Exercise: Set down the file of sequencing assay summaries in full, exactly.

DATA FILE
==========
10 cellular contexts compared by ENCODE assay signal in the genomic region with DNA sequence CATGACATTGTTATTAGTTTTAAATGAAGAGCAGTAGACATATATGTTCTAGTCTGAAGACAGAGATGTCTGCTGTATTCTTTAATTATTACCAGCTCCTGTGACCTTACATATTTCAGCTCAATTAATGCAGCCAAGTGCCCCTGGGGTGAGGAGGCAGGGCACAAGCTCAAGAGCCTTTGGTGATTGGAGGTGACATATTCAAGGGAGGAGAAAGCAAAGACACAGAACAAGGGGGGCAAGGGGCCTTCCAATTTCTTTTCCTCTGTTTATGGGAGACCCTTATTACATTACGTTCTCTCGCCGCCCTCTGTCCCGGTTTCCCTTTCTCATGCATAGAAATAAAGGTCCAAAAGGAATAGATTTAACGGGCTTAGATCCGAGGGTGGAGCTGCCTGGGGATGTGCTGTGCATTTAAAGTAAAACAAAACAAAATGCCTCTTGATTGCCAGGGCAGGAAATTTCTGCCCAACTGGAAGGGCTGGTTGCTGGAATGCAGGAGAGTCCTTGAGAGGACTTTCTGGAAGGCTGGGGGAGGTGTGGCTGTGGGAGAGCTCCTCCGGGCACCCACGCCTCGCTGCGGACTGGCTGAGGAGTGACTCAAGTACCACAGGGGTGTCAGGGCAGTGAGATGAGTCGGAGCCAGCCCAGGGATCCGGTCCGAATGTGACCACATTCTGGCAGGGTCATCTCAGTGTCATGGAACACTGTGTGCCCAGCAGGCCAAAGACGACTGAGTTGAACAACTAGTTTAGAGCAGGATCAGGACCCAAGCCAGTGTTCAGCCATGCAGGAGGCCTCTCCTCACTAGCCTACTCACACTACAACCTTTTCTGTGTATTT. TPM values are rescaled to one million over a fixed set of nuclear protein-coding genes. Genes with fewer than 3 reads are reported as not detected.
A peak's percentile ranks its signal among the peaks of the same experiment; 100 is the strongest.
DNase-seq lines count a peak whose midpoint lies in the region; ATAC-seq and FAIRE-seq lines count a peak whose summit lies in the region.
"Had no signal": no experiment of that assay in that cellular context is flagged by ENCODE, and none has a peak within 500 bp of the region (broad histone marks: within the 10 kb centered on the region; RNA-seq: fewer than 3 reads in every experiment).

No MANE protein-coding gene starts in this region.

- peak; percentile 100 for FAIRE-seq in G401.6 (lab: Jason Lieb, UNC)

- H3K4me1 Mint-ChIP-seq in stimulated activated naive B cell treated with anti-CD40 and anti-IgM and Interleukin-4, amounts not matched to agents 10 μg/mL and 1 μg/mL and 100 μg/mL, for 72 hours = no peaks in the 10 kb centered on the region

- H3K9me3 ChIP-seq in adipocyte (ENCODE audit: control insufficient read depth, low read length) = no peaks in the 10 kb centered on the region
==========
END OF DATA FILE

10 cellular contexts compared by ENCODE assay signal in the genomic region with DNA sequence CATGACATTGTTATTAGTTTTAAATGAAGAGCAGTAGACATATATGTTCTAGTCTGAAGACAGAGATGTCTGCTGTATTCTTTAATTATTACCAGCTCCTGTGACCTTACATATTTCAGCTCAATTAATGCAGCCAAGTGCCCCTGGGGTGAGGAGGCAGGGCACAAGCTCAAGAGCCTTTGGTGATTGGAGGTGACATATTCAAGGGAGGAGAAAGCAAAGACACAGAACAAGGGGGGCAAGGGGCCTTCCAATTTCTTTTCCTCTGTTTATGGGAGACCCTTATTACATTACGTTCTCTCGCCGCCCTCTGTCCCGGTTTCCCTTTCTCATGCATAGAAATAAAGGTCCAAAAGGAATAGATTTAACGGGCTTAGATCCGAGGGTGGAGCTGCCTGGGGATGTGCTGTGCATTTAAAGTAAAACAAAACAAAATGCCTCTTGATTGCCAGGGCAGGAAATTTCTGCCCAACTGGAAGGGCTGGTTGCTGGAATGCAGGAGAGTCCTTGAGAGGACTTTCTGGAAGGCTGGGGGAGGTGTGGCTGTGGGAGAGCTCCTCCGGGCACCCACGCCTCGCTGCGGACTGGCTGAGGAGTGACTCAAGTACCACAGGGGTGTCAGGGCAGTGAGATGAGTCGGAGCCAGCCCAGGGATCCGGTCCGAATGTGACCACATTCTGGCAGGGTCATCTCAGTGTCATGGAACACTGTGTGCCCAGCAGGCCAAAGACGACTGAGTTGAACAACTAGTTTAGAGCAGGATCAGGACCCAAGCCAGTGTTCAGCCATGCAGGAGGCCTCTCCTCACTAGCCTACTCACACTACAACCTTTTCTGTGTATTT. TPM values are rescaled to one million over a fixed set of nuclear protein-coding genes. Genes with fewer than 3 reads are reported as not detected.
A peak's percentile ranks its signal among the peaks of the same experiment; 100 is the strongest.
DNase-seq lines count a peak whose midpoint lies in the region; ATAC-seq and FAIRE-seq lines count a peak whose summit lies in the region.
"Had no signal": no experiment of that assay in that cellular context is flagged by ENCODE, and none has a peak within 500 bp of the region (broad histone marks: within the 10 kb centered on the region; RNA-seq: fewer than 3 reads in every experiment).

No MANE protein-coding gene starts in this region.

- peak; percentile 100 for FAIRE-seq in G401.6 (lab: Jason Lieb, UNC)

- H3K4me1 Mint-ChIP-seq in stimulated activated naive B cell treated with anti-CD40 and anti-IgM and Interleukin-4, amounts not matched to agents 10 μg/mL and 1 μg/mL and 100 μg/mL, for 72 hours = no peaks in the 10 kb centered on the region

- H3K9me3 ChIP-seq in adipocyte (ENCODE audit: control insufficient read depth, low read length) = no peaks in the 10 kb centered on the region